2018 HMDA Data Show Slight Increase in Home Purchase Loans

The Federal Financial Institutions Examination Council today released the 2018 Home Mortgage Disclosure Act data on mortgage lending transactions at 5,683 financial institutions. The data encompasses 12.9 million mortgage applications, 7.7 million of which resulted in loan originations. Of these, 10.3 million were the closed-end loans previously required to be reported under HMDA and 2.3 million were open-end loans, such as home equity lines of credit, now reported under expanded data collection requirements.

The total number of originated loans fell by 12.6% from 2017 to 2018. Of these, refinances fell by 23.1%, and home purchase loan originations rose by 0.3%. The HMDA data showed that low-to-moderate-income borrowers accounted for 28.1% of single-family, owner-occupied home purchases—up from 26.3% in 2017. LMI borrowers also accounted for 30% of single-family refis, up more than 7 percentage points from 2017.

Black borrowers account for 6.7% of single-family home purchase loans in 2018, up from 6.4% the year before. Home purchase loan shares also increased by 10 basis points each for Hispanic (8.9%) and Asian-American (5.9%) borrowers. Black borrowers increased their share of refis, while the share of refis originated to Asians fell and to Hispanics held steady.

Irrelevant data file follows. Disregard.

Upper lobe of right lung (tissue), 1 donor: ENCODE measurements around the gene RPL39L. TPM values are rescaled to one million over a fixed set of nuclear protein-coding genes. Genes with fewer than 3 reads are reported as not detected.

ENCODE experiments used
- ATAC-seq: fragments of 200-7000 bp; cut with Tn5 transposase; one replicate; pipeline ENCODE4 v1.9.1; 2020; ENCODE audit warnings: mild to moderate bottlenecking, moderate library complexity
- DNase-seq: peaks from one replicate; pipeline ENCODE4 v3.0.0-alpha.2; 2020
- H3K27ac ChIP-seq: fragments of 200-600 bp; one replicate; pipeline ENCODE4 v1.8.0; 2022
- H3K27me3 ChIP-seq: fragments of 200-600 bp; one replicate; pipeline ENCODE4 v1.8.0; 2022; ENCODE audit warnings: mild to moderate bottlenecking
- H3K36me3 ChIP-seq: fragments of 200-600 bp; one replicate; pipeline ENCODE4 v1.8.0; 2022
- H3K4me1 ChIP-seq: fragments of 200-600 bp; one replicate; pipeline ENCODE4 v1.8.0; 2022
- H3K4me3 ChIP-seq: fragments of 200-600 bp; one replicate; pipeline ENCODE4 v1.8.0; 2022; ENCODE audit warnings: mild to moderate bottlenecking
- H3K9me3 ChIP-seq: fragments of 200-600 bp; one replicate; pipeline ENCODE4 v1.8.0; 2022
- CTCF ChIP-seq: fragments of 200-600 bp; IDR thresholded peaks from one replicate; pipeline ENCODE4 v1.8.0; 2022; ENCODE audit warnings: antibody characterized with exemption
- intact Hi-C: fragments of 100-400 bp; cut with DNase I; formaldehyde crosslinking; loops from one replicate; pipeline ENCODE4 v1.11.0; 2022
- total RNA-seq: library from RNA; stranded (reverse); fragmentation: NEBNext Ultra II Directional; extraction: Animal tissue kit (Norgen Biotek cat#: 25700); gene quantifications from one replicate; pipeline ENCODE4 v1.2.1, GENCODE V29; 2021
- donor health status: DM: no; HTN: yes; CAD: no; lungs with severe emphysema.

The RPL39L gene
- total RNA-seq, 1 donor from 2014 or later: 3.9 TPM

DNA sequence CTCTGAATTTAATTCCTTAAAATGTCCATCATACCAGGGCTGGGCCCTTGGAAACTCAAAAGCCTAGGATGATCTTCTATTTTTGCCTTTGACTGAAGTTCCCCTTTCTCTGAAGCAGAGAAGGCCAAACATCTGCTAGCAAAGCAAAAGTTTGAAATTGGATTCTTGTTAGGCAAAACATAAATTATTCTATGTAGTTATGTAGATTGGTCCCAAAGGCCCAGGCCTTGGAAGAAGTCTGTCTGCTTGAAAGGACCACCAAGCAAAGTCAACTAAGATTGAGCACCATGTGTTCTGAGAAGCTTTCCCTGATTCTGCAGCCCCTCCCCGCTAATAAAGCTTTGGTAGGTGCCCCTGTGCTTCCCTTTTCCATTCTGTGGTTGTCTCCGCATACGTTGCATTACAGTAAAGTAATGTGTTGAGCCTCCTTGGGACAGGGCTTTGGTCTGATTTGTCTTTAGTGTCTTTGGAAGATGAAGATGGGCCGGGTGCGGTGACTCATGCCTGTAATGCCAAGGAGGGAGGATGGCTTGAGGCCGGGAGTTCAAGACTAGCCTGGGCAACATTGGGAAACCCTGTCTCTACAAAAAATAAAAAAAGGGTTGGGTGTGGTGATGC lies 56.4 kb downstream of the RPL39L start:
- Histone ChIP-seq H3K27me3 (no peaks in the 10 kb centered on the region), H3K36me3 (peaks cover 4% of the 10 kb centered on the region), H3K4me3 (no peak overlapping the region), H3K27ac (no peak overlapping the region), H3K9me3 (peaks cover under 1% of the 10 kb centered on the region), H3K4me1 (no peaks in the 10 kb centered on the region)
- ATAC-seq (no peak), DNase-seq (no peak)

Overall, loans backed by the Federal Housing Administration, Department of Veterans Affairs or federal farm programs accounted for 32 percent of all new mortgages in 2018, down slightly from 35.4% the year before. FHA market share declined while VA loan share held steady. The FHA and VA shares of refinances dipped. Meanwhile, nondepository lenders continued to expand their market share, accounting for 57.2% of single-family home purchase loans in 2018, up from 56.1% the year before.

In releasing the data, the FFIEC agencies issued a clear statement of the limitations of publicly available HMDA data for fair lending examinations. “HMDA data alone cannot be used to determine whether a lender is complying with fair lending laws,” the statement said. “The data do not include some legitimate credit risk considerations for loan approval and loan pricing decisions.”